This article appeared in the November 23, 2018 edition of the Monitor Daily.

Read 11/23 edition

Weighing consumerism’s long throw

Nati Harnik/AP
Black Friday shoppers await the opening of the Nebraska Furniture Mart in Omaha, Neb., Nov. 23.
Clayton Collins
Director, editorial innovation

Happy #BuyNothingDay, or #OptOutside Day!

Or, yes – as your inbox has relentlessly suggested for weeks – Black Friday.

That retailpalooza would be a boring recurrence by now except that it keeps mutating. China’s version, now called Double 11 for its Nov. 11 date, pulled in $30 billion in sales this year.

In the United States, Instagram “influencers” again marketed lifestyles that demand new goods. Walmart used virtual reality to train greeters to manage crowds. A cottage industry in “line sitting” has shopping-line placeholders making up to $35 an hour.

At a time when debates run to extremes, you might expect hyperconsumers and voluntary simplicity types to be engaged in open war. But there’s lots of crossover behavior in the middle. You can lament the loss of a whale this week off Indonesia to 13 lbs. of ingested plastic and still rely on the material, even if reluctantly, for some near-term needs.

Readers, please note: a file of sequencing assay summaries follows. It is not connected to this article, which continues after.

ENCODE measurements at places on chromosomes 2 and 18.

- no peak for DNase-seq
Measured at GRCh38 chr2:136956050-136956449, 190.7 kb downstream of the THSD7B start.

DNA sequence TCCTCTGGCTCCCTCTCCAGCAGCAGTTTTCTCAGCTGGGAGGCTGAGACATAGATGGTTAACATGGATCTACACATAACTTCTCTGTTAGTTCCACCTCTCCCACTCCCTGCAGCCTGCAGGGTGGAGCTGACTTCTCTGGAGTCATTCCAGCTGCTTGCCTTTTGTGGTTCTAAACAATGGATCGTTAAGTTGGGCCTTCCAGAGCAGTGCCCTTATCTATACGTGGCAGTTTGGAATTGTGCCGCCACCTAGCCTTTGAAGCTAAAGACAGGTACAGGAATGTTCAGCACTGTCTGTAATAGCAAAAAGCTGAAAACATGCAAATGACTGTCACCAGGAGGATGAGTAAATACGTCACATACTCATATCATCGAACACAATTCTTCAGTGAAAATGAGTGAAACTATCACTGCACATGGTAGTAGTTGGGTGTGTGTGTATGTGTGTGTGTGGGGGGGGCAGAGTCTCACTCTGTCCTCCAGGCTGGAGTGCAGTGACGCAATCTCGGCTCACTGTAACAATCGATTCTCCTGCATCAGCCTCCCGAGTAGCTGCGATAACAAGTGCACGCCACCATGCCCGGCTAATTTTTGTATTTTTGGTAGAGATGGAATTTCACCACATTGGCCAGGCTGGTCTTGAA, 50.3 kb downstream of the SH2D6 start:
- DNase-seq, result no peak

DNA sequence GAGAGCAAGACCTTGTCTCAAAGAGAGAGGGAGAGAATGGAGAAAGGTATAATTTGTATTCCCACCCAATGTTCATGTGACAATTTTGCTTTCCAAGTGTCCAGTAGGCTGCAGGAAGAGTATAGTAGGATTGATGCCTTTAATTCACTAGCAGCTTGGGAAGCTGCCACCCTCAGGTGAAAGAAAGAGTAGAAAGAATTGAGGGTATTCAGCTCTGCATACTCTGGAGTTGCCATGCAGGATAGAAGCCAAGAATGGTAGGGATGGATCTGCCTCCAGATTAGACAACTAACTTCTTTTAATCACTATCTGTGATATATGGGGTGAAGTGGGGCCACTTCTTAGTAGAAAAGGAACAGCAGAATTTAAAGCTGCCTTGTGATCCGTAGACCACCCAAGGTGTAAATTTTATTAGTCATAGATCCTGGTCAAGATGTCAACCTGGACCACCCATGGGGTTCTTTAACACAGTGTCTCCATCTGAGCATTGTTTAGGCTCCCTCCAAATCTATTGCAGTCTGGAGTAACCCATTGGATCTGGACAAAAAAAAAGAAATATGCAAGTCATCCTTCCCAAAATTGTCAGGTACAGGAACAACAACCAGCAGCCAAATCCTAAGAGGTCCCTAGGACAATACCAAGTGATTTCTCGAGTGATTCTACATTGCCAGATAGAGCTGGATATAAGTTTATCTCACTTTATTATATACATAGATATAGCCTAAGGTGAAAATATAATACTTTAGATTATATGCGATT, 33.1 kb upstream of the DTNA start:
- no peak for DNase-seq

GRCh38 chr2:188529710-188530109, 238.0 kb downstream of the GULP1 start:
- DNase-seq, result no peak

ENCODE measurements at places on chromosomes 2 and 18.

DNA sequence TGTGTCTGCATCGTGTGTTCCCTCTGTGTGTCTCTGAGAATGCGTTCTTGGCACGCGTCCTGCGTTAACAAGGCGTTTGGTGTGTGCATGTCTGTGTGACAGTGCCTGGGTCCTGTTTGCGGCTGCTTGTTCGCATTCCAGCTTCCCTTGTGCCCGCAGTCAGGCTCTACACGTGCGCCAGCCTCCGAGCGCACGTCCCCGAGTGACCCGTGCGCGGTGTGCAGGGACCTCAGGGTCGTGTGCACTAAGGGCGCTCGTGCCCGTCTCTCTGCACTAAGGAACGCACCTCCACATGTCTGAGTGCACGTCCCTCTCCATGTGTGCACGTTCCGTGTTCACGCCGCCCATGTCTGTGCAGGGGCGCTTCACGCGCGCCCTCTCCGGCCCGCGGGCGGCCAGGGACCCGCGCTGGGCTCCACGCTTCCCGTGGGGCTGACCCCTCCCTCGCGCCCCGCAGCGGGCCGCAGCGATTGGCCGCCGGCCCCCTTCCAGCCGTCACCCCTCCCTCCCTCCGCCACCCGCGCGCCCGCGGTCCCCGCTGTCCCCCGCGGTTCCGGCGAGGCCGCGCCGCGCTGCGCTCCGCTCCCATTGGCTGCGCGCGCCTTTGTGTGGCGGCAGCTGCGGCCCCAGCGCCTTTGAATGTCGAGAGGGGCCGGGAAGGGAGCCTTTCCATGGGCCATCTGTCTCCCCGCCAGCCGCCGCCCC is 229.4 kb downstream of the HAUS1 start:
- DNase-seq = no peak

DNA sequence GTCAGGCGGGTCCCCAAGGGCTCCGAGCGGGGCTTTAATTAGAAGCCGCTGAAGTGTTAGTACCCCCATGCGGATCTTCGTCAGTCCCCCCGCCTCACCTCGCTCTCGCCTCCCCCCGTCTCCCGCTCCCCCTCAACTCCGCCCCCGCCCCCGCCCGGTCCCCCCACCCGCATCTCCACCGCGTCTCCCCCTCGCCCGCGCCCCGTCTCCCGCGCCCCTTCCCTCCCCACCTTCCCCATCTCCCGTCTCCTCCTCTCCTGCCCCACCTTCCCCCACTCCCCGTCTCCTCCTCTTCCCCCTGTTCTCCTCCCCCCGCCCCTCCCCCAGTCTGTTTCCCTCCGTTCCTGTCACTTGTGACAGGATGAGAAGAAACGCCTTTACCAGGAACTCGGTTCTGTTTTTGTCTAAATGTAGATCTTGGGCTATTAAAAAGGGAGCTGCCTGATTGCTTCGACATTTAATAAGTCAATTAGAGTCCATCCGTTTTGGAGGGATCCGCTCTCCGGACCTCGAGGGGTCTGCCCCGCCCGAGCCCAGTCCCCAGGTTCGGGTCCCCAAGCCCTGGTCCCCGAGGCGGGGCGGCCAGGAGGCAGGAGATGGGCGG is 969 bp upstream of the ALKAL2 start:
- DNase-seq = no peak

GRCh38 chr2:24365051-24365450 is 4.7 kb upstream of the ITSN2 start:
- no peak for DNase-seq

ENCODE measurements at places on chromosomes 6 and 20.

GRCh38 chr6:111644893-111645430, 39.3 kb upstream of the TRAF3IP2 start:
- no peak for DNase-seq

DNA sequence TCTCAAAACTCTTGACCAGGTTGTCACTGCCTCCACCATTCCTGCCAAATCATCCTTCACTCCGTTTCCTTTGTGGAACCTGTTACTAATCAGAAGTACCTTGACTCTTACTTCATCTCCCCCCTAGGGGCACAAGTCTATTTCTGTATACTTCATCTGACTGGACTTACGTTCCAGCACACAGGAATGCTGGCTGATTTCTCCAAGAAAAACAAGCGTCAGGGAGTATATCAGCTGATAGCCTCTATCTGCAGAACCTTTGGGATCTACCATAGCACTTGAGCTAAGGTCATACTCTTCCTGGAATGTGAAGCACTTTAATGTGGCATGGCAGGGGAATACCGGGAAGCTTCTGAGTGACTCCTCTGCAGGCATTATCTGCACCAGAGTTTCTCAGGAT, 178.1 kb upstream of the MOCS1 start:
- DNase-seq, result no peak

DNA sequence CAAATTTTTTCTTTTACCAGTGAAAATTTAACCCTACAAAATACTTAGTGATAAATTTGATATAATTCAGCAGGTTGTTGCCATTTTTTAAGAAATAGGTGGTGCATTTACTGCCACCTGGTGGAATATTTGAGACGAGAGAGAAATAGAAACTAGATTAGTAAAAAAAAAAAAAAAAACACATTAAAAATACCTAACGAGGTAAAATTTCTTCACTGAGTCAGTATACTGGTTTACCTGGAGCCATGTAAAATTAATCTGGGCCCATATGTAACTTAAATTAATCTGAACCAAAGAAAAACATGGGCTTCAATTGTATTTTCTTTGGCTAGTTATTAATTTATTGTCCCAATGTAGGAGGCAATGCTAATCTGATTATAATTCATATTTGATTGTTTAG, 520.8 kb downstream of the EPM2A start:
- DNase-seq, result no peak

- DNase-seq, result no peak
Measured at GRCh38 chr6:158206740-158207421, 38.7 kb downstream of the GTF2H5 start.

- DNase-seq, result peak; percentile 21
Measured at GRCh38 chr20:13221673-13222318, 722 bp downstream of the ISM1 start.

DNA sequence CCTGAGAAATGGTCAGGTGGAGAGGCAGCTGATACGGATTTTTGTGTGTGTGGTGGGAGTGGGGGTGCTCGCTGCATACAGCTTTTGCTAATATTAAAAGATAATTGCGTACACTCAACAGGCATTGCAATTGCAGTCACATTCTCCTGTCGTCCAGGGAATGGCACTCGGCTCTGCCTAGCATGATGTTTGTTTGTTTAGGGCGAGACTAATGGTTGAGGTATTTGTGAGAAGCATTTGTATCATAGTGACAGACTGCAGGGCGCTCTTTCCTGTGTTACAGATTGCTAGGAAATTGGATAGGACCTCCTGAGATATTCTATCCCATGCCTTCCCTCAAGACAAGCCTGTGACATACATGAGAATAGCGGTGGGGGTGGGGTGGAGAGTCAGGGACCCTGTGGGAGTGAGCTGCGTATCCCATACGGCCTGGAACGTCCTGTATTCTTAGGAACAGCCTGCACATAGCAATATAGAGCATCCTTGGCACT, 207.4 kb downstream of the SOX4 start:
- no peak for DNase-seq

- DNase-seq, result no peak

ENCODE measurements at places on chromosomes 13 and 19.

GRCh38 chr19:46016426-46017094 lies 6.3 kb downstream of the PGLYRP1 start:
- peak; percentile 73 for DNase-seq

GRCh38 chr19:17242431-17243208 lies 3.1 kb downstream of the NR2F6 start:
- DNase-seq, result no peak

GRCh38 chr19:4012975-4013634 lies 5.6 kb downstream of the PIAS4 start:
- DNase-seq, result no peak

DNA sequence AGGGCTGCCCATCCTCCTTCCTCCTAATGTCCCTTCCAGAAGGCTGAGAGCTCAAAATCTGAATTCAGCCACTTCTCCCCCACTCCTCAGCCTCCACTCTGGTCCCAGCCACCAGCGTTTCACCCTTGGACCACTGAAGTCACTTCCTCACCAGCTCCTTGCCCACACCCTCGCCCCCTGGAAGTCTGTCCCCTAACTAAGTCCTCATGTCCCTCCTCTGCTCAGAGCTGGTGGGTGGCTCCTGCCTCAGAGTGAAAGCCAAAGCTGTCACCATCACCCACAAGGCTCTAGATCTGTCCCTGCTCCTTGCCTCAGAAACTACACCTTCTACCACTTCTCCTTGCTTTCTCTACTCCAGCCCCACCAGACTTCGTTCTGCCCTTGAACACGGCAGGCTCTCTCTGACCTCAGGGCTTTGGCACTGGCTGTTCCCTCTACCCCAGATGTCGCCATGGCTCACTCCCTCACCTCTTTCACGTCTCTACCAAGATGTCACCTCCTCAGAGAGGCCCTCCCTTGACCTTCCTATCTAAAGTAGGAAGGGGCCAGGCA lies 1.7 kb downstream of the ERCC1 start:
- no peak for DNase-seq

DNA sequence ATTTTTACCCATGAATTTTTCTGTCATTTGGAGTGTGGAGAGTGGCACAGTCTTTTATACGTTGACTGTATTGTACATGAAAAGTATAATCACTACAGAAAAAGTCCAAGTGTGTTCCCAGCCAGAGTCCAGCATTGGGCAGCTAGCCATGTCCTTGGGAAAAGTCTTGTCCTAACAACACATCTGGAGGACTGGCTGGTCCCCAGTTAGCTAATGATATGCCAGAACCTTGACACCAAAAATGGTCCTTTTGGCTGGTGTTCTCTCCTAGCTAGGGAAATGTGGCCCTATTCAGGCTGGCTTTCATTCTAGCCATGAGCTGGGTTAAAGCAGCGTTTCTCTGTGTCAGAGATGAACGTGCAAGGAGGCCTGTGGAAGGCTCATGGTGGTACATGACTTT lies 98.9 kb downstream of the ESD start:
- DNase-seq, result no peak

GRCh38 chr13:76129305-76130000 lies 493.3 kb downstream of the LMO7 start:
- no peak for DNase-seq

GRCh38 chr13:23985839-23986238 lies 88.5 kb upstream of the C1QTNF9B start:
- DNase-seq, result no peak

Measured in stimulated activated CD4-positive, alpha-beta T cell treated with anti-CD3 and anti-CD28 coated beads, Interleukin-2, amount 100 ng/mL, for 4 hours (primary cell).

Collectively, though, we may be looking away less and thinking more.

Ask a college kid about plastiglomerate, the rocklike substance that will be a legacy of the Anthropocene age. Share a nice read about a family-run emporium in Pennsylvania that uses hot chocolate, not hot deals, to draw no-tech browsers seeking throwback fashions. And don’t let Black Friday “news” black out news about consequences, like today’s government report about human impact on climate change. Thought shifts? Those seem worth shopping for.

Now to our five stories for your Friday. We look at pushes for needed progress in two states’ voting processes, at another state’s effort to preserve a signature sport, and at a tiny innovation in reading.

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This article appeared in the November 23, 2018 edition of the Monitor Daily.

Read 11/23 edition